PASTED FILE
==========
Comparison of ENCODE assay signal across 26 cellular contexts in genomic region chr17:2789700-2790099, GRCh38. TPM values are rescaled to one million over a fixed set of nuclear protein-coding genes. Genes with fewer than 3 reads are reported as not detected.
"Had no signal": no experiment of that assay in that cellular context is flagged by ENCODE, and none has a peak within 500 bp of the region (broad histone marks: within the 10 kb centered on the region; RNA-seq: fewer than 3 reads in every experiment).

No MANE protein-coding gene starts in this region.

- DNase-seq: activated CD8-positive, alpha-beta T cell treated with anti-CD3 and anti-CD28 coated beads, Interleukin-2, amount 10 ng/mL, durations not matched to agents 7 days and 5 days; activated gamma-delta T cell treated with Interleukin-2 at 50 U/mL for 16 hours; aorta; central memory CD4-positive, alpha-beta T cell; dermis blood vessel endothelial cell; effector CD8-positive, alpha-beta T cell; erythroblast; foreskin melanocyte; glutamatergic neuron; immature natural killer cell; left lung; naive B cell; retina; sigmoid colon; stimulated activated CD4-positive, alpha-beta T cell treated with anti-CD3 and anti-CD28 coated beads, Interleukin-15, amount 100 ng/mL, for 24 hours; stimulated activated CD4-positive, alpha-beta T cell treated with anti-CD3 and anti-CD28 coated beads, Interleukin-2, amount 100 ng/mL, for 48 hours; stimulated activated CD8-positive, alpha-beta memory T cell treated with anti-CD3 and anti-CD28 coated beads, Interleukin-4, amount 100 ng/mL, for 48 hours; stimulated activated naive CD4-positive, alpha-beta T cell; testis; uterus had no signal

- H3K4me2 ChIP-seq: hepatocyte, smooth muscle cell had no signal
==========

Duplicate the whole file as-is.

Comparison of ENCODE assay signal across 26 cellular contexts in genomic region chr17:2789700-2790099, GRCh38. TPM values are rescaled to one million over a fixed set of nuclear protein-coding genes. Genes with fewer than 3 reads are reported as not detected.
"Had no signal": no experiment of that assay in that cellular context is flagged by ENCODE, and none has a peak within 500 bp of the region (broad histone marks: within the 10 kb centered on the region; RNA-seq: fewer than 3 reads in every experiment).

No MANE protein-coding gene starts in this region.

- DNase-seq: activated CD8-positive, alpha-beta T cell treated with anti-CD3 and anti-CD28 coated beads, Interleukin-2, amount 10 ng/mL, durations not matched to agents 7 days and 5 days; activated gamma-delta T cell treated with Interleukin-2 at 50 U/mL for 16 hours; aorta; central memory CD4-positive, alpha-beta T cell; dermis blood vessel endothelial cell; effector CD8-positive, alpha-beta T cell; erythroblast; foreskin melanocyte; glutamatergic neuron; immature natural killer cell; left lung; naive B cell; retina; sigmoid colon; stimulated activated CD4-positive, alpha-beta T cell treated with anti-CD3 and anti-CD28 coated beads, Interleukin-15, amount 100 ng/mL, for 24 hours; stimulated activated CD4-positive, alpha-beta T cell treated with anti-CD3 and anti-CD28 coated beads, Interleukin-2, amount 100 ng/mL, for 48 hours; stimulated activated CD8-positive, alpha-beta memory T cell treated with anti-CD3 and anti-CD28 coated beads, Interleukin-4, amount 100 ng/mL, for 48 hours; stimulated activated naive CD4-positive, alpha-beta T cell; testis; uterus had no signal

- H3K4me2 ChIP-seq: hepatocyte, smooth muscle cell had no signal